Controversial views on the WC-induced metabolic health consequences
There are divergent opinions regarding these potential health risks. The first is the study of the effect of WC on insulin action; prior to 2015, the majority of research focused on the negative effect of WC on the risk of type 2 diabetes . Recent studies based on animal models found that while WC mice exhibited normal systemic insulin action, their glucose tolerance was significantly impaired . Secondly, regarding lipids, some studies have demonstrated that WC does not affect blood lipid levels in mice but only body weight change . In population studies, it was found that HDL-C showed a sustained improvement despite weight recovery . Even if weight is regained after weight loss on a low-calorie diet, there are still beneficial long-term effects, as evidenced by improved liver fat, liver test results, and insulin resistance, according to some research . There is also a divergent opinion regarding inflammatory markers improvements, with lipocalin and IL-6 being maintained for 24 months following weight restoration . Lastly, there is an effect on lifespan, with one study revealing a significant increase in lifespan in WC mice compared to obese mice and similar benefits for mice with sustained moderate weight loss . In population studies with large samples, the effect on lifespan has also been viewed favorably, with deliberate weight loss-induced WC not being associated with an increased risk of death from all causes . However, in these studies: the degree or cycle of WC was inconsistently defined, with most of the above studies cycling once, i.e., weight loss and then WR versus long-term obesity, whereas multiple cycles were more likely to be associated with health risks. In studies of inflammatory marker improvement, comparisons were made with subjects' baseline levels and not those who maintained a healthy weight after weight loss. In population-based research studies of diabetes risk, differences in diabetes risk were not statistically significant. It may account for the discrepancies between the reports' findings.
Tissue changes in WC: local metaflammation of adipose and muscle tissue
During the weight loss phase of WC, significant muscle loss and an inflammatory state are evident . During the WR phase, adipose tissue swells significantly, and the inflammatory state is exacerbated, whereas muscle does not significantly recover, and its local inflammatory state is maintained . Muscle loss and fat accumulation create a vicious cycle that increases metaflammation via a complex interaction between proinflammatory cytokines, oxidative stress, effects on insulin secretion and glucose tolerance, and mitochondrial dysfunction [16, 57] (Fig. 2).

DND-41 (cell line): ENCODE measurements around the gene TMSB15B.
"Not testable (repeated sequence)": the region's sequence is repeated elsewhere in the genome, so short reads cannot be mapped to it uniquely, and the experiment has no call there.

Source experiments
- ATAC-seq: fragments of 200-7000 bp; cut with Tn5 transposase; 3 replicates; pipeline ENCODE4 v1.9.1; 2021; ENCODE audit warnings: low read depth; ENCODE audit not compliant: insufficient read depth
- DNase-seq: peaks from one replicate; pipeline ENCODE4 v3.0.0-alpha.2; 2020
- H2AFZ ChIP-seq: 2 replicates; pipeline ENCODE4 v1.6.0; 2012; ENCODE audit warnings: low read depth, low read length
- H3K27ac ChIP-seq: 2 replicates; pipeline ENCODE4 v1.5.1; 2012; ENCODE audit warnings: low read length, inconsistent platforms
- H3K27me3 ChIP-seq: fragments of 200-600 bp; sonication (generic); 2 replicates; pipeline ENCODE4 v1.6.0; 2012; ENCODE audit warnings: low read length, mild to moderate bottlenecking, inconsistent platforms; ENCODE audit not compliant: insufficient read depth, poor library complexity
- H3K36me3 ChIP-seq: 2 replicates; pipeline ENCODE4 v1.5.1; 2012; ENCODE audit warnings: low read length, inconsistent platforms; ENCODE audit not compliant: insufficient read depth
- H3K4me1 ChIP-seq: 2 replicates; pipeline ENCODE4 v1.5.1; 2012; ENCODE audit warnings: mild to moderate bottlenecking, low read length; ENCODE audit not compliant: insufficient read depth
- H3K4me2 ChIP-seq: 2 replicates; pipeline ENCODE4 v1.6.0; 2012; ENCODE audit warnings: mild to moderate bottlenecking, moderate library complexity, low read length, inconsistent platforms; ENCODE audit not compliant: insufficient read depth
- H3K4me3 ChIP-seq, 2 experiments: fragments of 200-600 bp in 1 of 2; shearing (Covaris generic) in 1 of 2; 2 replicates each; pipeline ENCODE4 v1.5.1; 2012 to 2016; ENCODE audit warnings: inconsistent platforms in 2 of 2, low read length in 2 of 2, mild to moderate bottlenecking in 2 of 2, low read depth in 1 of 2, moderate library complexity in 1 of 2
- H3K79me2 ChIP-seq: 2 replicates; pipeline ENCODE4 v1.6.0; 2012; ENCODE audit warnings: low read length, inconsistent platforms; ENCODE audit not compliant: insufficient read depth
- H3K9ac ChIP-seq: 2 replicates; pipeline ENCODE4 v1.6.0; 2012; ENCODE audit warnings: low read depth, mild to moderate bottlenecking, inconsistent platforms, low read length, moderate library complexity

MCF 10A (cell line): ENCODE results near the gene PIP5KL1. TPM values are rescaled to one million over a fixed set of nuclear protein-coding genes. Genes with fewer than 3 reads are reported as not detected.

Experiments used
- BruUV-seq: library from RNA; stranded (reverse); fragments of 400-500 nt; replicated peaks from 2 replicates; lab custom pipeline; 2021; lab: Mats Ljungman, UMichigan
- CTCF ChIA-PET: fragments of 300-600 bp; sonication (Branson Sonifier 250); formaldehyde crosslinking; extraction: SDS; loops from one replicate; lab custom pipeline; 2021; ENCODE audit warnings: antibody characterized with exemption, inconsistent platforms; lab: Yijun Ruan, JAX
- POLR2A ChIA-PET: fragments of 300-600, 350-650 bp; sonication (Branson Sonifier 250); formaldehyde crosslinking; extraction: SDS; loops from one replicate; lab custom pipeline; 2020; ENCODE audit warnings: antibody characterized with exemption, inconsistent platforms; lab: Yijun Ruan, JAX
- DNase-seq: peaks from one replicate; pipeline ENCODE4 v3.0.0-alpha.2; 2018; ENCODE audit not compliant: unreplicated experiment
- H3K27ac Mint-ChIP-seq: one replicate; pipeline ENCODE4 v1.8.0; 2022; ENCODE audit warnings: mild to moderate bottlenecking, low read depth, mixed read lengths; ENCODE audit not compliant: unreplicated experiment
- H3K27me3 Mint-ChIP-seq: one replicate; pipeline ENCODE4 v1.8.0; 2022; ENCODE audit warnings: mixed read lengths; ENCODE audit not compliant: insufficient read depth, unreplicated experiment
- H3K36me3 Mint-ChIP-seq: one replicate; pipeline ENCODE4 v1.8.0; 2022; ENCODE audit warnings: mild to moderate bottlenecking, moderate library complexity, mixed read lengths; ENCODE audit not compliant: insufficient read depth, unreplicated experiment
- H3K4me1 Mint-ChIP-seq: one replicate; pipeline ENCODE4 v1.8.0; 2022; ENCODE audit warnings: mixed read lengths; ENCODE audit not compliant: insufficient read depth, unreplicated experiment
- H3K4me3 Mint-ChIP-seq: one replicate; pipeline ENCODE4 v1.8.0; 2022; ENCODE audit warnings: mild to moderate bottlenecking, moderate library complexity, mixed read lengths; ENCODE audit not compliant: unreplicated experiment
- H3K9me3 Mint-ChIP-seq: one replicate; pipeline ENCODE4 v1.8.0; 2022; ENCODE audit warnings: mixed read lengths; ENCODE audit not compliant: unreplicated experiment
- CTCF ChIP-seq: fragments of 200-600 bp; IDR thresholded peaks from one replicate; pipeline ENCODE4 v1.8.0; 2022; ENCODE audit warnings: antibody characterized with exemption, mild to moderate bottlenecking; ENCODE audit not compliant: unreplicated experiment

Adipose issue in WC
Adipose tissue stores more energy than is required to regain initial weight, and as weight is regained, the adipocytes' size and capacity to store lipids gradually increase [22, 58]. The cause of WC may be that overweight or obese individuals frequently use dieting to lose weight but find it challenging to maintain the diet after weight loss and revert to their previous eating habits. However, after a period of caloric restriction, the original diet will be reinstated, leading to WC. Increasing food intake and processing efficiency under the influence of emotion and hormones increase the volume and number of adipocytes, resulting in a decreased metabolic rate and fat accumulation . The cellular pressure of adipose tissue was significantly higher in individuals who regained weight than those who maintained a stable weight. This phenomenon may be associated with the expression of weight-recovery-related genes, such as actin, glucose treatment, and nutritional perception-related genes. Hypoxia-inducible factor-1 (HIF-1), recombinant human galectin-1 (LGALS1), alpha-enolase (ENO1), and activating transcription factor 2 (ATF2) are believed to be essential regulators . When fat cells decrease in size due to weight loss, white adipose tissue adapts by altering its metabolic properties and absorbing great energy. With WC, there is a significant increase in fat storage in the body, which is detrimental to lean body mass. Men are more likely to deposit fat in the trunk, whereas women are more likely to deposit fat in the limbs . According to a study, the cycle of weight gain or loss led to increased food conversion efficiency and changes in body composition in male mice . WC brought on by repeated healthy and unhealthy dietary changes will eventually result in a substantial increase in total body fat, particularly visceral adipose tissue [44, 63].